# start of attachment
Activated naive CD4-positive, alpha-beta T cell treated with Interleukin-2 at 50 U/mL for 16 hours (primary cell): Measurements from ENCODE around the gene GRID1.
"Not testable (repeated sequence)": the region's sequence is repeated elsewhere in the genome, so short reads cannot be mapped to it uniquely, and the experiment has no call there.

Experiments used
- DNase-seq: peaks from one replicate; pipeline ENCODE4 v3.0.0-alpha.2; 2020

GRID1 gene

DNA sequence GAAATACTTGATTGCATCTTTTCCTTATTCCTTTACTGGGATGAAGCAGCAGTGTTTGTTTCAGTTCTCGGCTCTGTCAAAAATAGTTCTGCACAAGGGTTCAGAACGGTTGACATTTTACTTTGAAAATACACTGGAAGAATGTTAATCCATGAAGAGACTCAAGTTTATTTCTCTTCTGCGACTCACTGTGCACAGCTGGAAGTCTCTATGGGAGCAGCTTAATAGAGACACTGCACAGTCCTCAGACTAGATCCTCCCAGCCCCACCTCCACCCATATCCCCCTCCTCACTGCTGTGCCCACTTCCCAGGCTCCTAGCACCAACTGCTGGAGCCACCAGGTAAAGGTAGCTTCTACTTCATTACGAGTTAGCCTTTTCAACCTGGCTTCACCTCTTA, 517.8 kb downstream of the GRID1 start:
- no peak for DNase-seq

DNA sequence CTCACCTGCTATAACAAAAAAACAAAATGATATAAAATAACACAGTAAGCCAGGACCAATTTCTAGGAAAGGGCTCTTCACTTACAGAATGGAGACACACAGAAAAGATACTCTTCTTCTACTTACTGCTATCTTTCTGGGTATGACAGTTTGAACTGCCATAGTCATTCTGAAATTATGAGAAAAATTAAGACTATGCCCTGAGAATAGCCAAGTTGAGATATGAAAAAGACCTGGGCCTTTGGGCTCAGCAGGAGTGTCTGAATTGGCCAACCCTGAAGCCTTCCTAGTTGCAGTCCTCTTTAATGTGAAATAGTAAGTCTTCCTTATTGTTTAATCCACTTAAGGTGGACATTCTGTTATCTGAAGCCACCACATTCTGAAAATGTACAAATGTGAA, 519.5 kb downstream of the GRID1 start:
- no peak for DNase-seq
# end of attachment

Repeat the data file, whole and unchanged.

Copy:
Activated naive CD4-positive, alpha-beta T cell treated with Interleukin-2 at 50 U/mL for 16 hours (primary cell): Measurements from ENCODE around the gene GRID1.
"Not testable (repeated sequence)": the region's sequence is repeated elsewhere in the genome, so short reads cannot be mapped to it uniquely, and the experiment has no call there.

Experiments used
- DNase-seq: peaks from one replicate; pipeline ENCODE4 v3.0.0-alpha.2; 2020

GRID1 gene

DNA sequence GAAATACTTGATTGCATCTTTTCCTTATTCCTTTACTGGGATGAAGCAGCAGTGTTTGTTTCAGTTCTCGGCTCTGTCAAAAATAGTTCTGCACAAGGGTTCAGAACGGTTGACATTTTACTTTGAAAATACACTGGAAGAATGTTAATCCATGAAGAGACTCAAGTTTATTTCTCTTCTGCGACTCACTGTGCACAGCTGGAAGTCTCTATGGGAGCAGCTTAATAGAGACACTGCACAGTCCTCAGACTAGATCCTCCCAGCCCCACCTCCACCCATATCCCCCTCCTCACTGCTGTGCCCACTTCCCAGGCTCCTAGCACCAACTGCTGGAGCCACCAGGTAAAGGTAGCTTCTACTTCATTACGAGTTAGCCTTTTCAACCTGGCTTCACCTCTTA, 517.8 kb downstream of the GRID1 start:
- no peak for DNase-seq

DNA sequence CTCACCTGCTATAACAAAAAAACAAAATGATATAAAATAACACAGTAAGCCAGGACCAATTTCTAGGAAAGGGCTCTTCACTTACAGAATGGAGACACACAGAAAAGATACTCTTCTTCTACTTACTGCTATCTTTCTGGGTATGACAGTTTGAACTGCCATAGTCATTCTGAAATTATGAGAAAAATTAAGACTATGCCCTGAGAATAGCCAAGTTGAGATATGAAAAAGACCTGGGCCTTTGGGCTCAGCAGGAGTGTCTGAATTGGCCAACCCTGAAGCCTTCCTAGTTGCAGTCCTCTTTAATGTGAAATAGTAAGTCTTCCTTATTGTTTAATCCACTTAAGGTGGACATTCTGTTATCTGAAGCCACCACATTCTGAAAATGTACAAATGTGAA, 519.5 kb downstream of the GRID1 start:
- no peak for DNase-seq